Pavel is one of our US students who is in his final year in Trinity. Here he lets us know about his experience of studying Law at Trinity, one of our Top 10 Courses.
Your name: Pavel Rozman
Where you’re from in the US: Philadelphia
Your year of study: Fourth year
Your programme of study / course: Law, LL.B
What made you decide to study your course at Trinity?
My mom was born and raised in Dublin, so anytime we were over visiting family we stopped by Trinity. It’s as central to the city as possible, and just gorgeous to walk through. I applied and when I got in, a high school teacher of mine asked me: “Will you regret passing on this incredible opportunity to go to the same state schools everyone else is?” I didn’t pass on that opportunity and I couldn’t be happier here. It wasn’t easy, but it was worth it. Professionally speaking the advantages it puts me at are incredible. I’m able to be a lawyer in the EU or Ireland/UK or the United States all for the time and price it would take most students to get only their undergraduate degree.
What, if anything, was the most challenging thing about moving to Ireland to study?
I got very homesick, I struggled to find close friends or get involved, and I was really jealous of the things I saw my American friends doing. There’s obviously some latitude depending on who you are. Lots of American students at Trinity instantly thrive, for me it took a while but I’m definitely very happy now. Looking back, I think a lot of this was my own mind set heading into it. You have to fully grasp the magnitude of an picking up an 18 year old who’s never lived away from home and placing them in a new country 3000 miles away from home. It’s a huge, huge step and at the time I honestly don’t think I was ready for it. But I stuck it out, and I’m so glad I did. I wouldn’t be the person I am today if I didn’t take the leap. Missing my home, parents, friends, country made me so much more appreciative of my blessings, and into the person I am today.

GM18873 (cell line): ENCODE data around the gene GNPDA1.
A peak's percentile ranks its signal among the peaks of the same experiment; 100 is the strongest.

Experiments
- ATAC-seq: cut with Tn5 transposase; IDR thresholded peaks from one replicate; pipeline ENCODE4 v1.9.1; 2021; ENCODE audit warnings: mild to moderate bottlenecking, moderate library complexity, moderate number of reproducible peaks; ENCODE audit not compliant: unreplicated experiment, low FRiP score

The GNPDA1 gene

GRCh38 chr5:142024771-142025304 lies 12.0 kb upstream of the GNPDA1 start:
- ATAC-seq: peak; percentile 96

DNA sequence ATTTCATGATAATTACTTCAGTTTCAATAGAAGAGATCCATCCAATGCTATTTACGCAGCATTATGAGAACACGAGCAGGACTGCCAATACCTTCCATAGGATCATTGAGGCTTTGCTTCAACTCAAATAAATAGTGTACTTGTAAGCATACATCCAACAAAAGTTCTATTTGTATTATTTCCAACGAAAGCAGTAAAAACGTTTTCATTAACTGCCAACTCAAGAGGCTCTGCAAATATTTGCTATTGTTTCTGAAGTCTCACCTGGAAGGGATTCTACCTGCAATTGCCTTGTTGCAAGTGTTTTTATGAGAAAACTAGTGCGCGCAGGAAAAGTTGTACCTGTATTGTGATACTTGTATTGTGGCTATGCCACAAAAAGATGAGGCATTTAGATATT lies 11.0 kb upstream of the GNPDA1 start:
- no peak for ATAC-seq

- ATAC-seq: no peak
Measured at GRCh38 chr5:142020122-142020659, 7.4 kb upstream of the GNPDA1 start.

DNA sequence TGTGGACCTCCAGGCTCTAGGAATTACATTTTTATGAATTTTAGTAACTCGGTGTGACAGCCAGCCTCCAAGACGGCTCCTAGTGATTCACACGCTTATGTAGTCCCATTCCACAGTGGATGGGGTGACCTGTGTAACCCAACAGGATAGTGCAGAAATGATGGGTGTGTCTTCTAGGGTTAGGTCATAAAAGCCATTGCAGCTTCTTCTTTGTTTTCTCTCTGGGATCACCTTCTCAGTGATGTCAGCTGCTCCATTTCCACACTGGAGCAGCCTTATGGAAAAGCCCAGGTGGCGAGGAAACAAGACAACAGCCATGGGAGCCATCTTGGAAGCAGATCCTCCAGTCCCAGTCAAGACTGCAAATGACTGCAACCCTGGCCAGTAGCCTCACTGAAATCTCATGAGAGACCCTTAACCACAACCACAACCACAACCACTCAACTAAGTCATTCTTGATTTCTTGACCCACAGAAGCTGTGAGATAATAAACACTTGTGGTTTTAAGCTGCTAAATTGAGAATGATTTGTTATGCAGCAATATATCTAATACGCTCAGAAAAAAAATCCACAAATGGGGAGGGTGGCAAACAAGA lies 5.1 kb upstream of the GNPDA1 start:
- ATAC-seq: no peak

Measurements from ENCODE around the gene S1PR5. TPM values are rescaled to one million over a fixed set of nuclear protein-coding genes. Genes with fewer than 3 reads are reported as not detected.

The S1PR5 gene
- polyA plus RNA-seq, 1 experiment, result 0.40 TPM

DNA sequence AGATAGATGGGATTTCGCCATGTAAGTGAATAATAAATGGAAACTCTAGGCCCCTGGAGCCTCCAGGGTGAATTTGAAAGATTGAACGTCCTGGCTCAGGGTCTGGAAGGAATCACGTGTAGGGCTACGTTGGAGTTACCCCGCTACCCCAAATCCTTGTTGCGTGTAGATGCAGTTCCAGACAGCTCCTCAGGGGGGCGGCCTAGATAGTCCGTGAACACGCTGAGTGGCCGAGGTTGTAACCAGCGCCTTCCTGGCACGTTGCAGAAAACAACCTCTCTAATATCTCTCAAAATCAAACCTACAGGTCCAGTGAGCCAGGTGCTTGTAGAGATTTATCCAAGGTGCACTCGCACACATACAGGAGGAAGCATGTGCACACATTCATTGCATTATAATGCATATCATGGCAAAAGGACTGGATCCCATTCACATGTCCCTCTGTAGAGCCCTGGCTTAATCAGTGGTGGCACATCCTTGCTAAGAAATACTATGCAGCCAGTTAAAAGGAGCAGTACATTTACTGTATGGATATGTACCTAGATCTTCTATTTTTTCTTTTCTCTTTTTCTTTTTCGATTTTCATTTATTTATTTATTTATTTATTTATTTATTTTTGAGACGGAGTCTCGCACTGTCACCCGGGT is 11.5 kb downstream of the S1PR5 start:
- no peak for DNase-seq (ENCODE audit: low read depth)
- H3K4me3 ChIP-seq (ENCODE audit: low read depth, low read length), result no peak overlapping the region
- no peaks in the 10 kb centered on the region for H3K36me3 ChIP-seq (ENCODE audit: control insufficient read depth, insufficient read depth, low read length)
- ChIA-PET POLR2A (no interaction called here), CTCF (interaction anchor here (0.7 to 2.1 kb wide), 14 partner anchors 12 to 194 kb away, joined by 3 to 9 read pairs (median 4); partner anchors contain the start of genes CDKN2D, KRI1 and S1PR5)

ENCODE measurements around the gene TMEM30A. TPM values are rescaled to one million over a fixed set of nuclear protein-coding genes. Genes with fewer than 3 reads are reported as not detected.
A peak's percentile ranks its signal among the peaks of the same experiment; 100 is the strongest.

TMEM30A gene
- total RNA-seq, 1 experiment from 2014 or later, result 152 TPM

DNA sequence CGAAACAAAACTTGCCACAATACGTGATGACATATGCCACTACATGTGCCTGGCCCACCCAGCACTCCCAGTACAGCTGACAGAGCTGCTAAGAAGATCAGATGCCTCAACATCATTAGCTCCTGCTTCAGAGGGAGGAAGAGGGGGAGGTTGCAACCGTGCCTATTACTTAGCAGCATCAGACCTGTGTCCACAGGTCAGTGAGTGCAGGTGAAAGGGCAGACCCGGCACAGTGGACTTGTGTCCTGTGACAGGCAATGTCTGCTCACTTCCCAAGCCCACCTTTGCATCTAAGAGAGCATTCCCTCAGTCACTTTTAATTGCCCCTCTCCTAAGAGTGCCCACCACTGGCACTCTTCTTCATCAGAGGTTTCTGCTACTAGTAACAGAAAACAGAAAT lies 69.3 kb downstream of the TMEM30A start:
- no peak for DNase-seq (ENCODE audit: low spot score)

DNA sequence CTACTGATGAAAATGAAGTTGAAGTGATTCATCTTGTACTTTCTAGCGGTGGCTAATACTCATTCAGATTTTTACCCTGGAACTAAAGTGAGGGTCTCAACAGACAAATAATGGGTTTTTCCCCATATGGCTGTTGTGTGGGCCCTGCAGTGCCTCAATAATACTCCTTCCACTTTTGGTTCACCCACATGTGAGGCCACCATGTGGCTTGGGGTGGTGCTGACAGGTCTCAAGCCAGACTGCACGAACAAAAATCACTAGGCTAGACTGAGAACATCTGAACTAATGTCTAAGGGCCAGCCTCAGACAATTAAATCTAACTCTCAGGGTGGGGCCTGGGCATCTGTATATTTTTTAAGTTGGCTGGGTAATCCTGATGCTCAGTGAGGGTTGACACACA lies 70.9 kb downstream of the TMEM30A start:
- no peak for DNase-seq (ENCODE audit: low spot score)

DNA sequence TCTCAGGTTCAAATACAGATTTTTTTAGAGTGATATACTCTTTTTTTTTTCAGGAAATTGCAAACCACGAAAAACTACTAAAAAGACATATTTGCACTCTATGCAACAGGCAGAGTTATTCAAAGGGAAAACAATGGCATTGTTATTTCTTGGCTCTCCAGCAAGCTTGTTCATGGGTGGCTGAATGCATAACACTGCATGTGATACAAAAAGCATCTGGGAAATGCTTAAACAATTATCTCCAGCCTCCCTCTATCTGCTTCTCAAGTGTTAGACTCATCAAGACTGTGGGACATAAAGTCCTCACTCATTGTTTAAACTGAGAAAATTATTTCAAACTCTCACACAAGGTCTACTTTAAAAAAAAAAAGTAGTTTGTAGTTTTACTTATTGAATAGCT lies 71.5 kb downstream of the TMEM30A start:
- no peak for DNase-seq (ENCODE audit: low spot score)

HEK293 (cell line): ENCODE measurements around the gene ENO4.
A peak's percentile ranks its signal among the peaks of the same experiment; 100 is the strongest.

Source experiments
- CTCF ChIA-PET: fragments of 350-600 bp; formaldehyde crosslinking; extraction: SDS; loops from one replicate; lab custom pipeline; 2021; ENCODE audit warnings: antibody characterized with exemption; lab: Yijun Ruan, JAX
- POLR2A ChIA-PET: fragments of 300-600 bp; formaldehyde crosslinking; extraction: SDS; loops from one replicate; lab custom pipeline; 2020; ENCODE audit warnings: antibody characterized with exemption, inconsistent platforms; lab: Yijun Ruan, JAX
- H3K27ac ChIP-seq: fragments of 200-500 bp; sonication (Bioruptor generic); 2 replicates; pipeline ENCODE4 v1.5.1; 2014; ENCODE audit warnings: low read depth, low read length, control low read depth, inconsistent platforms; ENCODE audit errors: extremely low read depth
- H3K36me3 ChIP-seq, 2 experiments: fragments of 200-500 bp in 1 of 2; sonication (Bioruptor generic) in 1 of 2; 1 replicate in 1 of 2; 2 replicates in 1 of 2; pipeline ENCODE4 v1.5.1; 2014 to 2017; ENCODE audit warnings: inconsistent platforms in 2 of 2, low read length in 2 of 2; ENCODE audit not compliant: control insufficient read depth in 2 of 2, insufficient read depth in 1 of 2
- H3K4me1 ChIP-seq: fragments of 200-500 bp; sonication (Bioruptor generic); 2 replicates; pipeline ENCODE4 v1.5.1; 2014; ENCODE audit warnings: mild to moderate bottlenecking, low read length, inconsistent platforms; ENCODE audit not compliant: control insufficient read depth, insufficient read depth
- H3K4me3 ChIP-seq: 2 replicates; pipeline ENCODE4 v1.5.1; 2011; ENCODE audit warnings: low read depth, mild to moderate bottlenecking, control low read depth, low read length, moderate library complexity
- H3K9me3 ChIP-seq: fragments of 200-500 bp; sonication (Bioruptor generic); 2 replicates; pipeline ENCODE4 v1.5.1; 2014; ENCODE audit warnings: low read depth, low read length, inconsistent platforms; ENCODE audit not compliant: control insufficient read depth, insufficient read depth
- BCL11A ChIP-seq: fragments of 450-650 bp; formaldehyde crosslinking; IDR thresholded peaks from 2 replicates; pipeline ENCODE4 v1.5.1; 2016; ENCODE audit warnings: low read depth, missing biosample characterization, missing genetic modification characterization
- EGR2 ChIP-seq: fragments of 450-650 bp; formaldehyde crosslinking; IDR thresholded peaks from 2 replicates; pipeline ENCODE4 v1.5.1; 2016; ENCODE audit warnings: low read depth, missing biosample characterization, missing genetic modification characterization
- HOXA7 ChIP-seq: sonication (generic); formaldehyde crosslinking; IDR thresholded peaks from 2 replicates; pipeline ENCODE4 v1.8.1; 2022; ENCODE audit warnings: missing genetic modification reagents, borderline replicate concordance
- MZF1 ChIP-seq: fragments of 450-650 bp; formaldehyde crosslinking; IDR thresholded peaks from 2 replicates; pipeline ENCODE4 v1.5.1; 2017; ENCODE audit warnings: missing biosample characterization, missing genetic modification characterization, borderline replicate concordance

How did you overcome the challenge?
Time mainly, perseverance as well. By second year my friend group began to form and get close. I found a society I could really invest my time into. My studying became more serious and focussed. I found places to get foods from home, and watch American TV, and get involved with my culture through sport while abroad. I stopped worrying about what my American friends were posting on Facebook, and started worrying about making the most of my opportunities in Ireland.
What aspect / module of your course have you enjoyed studying the most so far and why?
I’ll never take a math class; I will never have an intro to English class. Every day I wake up and I learn about the law right here in the city where most of the legislation is written, most of the cases are decided. I get to dig into such a deep level of discussion with professors and peers about a subject I truly care about learning and devoting myself to. The professors here are world class. They know their subject inside and out, often times writing the leading textbook on it: being a foremost expert in their discipline, and often times a practicing lawyer or politician in addition. Despite this, any one of them would take time out of their day to meet with you, to talk to you about what you’re studying or not understanding or how to improve your time at college.
If you had one piece of advice to any other students about to start your course in Trinity what would it be?
Get ready to deal with a lot. Moving to a foreign country, and studying a foreign country’s law is a big, but rewarding decision. Resist the urge to be worried if you have no idea what you’re supposed to be learning or reading or writing: nobody else really knows what they’re doing either. Go to your lectures and explain clearly that you don’t understand something or you’re struggling with the style of essay. The professors are very accommodating and absolutely want to see you succeed: take advantage of that incredible generosity.
What is your favourite thing about Dublin?
It’s a great balancing of juxtapositions. Every other block is a 500 year-old building, or a brand new cutting edge tech company. It’s modern and ancient, fast and slow, bursting with things to do. There’s mountains and rivers and parks to escape to but also dense urban blocks packed with so much culture. It’s radically different in every way from most American cities, but the longer I’ve lived here the more I wish American cities were more like Dublin. Capital city aside, Ireland is such a regional diverse nation. You could spend every weekend in a different county and still not see everything there is to offer. And then when you check out of the home sod, jet off to mainland Europe for literal pennies via low cost airlines, slum it in a hostel and travel like a true European. See France, Norway, Scotland, in a week. There’s absolutely nothing like how accessible the city is to the rest of the world. Everything you could want it here.
What three words would you use to describe Trinity to someone who’s never been here?
Beautiful. Pleasant. Home.